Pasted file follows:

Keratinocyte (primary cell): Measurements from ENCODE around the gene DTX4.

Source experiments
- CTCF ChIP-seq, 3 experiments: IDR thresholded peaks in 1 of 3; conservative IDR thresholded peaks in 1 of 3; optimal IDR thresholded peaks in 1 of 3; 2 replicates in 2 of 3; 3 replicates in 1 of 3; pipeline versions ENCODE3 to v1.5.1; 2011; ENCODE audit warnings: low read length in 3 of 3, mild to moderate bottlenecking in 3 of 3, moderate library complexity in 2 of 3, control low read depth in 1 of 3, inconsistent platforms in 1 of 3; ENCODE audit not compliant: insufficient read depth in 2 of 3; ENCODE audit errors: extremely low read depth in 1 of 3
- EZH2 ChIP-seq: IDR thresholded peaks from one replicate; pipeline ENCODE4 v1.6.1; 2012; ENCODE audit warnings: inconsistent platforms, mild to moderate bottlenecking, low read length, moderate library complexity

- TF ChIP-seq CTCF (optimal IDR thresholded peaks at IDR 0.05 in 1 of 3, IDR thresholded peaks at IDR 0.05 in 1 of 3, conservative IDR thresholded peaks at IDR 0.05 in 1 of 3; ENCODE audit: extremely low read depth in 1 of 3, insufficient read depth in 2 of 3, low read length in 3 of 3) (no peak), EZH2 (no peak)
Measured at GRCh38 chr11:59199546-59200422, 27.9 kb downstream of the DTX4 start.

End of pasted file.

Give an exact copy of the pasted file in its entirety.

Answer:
Keratinocyte (primary cell): Measurements from ENCODE around the gene DTX4.

Source experiments
- CTCF ChIP-seq, 3 experiments: IDR thresholded peaks in 1 of 3; conservative IDR thresholded peaks in 1 of 3; optimal IDR thresholded peaks in 1 of 3; 2 replicates in 2 of 3; 3 replicates in 1 of 3; pipeline versions ENCODE3 to v1.5.1; 2011; ENCODE audit warnings: low read length in 3 of 3, mild to moderate bottlenecking in 3 of 3, moderate library complexity in 2 of 3, control low read depth in 1 of 3, inconsistent platforms in 1 of 3; ENCODE audit not compliant: insufficient read depth in 2 of 3; ENCODE audit errors: extremely low read depth in 1 of 3
- EZH2 ChIP-seq: IDR thresholded peaks from one replicate; pipeline ENCODE4 v1.6.1; 2012; ENCODE audit warnings: inconsistent platforms, mild to moderate bottlenecking, low read length, moderate library complexity

- TF ChIP-seq CTCF (optimal IDR thresholded peaks at IDR 0.05 in 1 of 3, IDR thresholded peaks at IDR 0.05 in 1 of 3, conservative IDR thresholded peaks at IDR 0.05 in 1 of 3; ENCODE audit: extremely low read depth in 1 of 3, insufficient read depth in 2 of 3, low read length in 3 of 3) (no peak), EZH2 (no peak)
Measured at GRCh38 chr11:59199546-59200422, 27.9 kb downstream of the DTX4 start.